Notes on Nursing: What It Is, and What It Is Not (Paperback)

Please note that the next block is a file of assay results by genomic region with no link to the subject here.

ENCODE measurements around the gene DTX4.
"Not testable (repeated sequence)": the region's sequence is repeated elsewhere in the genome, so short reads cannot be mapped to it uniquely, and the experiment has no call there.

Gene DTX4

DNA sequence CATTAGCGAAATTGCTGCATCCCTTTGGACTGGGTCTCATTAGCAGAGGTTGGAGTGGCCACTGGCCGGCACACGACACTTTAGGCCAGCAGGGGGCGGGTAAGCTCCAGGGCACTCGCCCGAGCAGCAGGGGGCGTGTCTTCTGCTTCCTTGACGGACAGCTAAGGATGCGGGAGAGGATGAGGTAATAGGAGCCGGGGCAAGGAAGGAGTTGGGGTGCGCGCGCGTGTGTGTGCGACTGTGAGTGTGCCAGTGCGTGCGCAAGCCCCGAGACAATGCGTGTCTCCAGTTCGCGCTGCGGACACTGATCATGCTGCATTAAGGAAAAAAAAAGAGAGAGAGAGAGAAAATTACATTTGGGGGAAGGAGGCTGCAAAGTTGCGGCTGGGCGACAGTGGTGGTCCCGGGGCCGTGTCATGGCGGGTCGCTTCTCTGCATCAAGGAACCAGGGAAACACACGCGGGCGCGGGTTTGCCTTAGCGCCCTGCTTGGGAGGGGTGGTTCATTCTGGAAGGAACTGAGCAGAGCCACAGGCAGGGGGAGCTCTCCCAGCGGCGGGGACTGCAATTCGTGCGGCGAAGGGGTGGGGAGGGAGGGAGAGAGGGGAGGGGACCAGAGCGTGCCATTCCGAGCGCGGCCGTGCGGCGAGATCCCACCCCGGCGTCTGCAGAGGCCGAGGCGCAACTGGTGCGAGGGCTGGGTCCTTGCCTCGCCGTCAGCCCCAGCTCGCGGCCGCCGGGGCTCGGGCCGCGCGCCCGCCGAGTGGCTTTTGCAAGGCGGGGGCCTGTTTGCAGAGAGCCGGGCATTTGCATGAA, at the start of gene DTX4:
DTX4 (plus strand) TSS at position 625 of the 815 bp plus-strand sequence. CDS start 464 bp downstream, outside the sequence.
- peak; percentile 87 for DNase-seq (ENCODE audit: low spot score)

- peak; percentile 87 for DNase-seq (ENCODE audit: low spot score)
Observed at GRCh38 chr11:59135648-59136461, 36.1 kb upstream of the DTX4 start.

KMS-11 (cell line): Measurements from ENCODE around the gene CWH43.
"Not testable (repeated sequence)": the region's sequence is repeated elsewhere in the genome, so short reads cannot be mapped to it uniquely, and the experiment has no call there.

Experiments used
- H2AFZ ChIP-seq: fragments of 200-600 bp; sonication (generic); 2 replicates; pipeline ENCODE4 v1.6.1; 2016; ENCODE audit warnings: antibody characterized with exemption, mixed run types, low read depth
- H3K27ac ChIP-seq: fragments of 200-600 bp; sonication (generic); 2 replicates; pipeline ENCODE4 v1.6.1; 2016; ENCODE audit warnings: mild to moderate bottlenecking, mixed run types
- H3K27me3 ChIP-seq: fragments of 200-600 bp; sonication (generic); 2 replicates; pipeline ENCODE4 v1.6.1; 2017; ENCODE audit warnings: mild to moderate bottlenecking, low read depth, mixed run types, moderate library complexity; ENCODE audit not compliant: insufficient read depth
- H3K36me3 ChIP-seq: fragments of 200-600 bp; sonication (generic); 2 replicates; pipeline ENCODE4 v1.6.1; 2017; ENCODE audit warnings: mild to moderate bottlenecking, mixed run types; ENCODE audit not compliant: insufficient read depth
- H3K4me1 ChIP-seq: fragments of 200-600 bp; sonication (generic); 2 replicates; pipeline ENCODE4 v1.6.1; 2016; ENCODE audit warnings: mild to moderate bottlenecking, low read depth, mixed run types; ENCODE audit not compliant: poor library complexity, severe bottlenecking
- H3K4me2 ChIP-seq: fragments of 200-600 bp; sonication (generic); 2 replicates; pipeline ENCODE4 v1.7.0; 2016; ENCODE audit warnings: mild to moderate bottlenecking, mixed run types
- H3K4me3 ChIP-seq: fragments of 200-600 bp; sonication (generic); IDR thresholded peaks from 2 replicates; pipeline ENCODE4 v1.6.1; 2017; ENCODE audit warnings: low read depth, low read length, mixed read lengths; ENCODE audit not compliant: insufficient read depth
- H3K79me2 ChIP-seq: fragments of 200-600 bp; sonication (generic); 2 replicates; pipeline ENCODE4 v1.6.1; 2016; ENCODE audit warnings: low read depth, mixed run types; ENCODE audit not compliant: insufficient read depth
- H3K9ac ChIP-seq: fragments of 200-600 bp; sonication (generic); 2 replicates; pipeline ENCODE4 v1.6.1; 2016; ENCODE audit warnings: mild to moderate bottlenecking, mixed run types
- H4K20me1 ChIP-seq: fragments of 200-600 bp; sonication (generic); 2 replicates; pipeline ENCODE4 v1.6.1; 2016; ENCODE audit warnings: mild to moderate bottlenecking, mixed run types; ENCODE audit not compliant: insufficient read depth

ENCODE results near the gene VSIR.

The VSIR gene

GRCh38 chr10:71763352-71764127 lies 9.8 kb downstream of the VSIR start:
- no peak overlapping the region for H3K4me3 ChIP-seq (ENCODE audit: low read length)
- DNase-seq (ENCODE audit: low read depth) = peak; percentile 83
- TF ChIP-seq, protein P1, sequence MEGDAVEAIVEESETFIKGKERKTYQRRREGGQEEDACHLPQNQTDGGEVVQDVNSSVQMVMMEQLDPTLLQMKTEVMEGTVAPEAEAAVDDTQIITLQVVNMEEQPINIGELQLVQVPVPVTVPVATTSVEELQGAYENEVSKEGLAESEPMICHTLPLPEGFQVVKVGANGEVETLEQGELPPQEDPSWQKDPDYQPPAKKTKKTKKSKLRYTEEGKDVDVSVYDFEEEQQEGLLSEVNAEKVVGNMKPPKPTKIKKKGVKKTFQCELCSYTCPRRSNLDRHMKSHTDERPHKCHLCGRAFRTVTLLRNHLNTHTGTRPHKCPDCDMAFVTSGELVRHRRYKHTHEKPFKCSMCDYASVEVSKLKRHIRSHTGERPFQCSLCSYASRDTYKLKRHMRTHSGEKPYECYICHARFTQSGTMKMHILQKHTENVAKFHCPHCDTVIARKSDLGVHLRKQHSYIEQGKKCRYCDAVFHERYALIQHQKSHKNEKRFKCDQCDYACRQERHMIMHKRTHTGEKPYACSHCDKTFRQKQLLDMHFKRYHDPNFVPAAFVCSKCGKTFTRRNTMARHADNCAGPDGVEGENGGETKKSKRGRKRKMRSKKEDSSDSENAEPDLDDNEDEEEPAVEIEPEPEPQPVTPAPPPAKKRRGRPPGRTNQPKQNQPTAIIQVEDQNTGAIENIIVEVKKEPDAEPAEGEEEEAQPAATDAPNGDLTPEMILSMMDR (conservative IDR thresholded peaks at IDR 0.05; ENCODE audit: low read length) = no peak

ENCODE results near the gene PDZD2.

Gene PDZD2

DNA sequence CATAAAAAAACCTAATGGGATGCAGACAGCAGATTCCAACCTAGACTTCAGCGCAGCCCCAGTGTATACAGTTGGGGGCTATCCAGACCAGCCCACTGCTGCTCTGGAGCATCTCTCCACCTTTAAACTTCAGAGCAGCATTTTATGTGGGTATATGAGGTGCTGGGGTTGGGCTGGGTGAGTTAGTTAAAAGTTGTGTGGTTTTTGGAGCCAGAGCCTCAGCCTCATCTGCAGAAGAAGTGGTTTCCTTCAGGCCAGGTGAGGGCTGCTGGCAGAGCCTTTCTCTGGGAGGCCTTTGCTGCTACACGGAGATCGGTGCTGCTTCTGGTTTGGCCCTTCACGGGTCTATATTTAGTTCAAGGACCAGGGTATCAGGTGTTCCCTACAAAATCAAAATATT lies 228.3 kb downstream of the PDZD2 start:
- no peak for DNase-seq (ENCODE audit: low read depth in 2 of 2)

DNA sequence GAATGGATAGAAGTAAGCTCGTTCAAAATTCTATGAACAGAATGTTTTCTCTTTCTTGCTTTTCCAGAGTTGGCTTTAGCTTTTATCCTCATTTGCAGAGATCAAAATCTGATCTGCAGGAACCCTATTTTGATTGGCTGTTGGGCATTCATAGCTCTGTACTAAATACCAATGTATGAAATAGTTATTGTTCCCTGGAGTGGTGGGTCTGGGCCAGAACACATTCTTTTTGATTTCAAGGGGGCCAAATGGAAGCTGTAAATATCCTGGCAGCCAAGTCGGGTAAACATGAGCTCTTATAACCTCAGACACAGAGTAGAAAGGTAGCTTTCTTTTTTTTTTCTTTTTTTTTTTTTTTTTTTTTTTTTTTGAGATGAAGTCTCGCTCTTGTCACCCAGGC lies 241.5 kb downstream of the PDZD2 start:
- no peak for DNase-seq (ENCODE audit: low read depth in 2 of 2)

Shall we begin by taking it as a general principle-that all disease, at some period or other of its course, is more or less a reparative process, not necessarily accompanied with suffering: an effort of nature to remedy a process of poisoning or of decay, which has taken place weeks, months, sometimes years beforehand, unnoticed, the termination of the disease being then, while the antecedent process was going on, determined? If we accept this as a general principle we shall be immediately met with anecdotes and instances to prove the contrary. Just so if we were to take, as a principle-all the climates of the earth are meant to be made habitable for man, by the efforts of man-the objection would be immediately raised, -Will the top of Mont Blanc ever be made habitable? Our answer would be, it will be many thousands of years before we have reached the bottom of Mont Blanc in making the earth healthy. Wait till we have reached the bottom before we discuss the top. In watching disease, both in private houses and in public hospitals, the thing which strikes the experienced observer most forcibly is this, that the symptoms or the sufferings generally considered to be inevitable and incident to the disease are very often not symptoms of the disease at all, but of something quite different-of the want of fresh air, or of light, or of warmth, or of quiet, or of cleanliness, or of punctuality and care in the administration of diet, of each or of all of these. And this quite as much in private as in hospital nursing. - Taken from "Notes On Nursing" written by Florence Nightingale.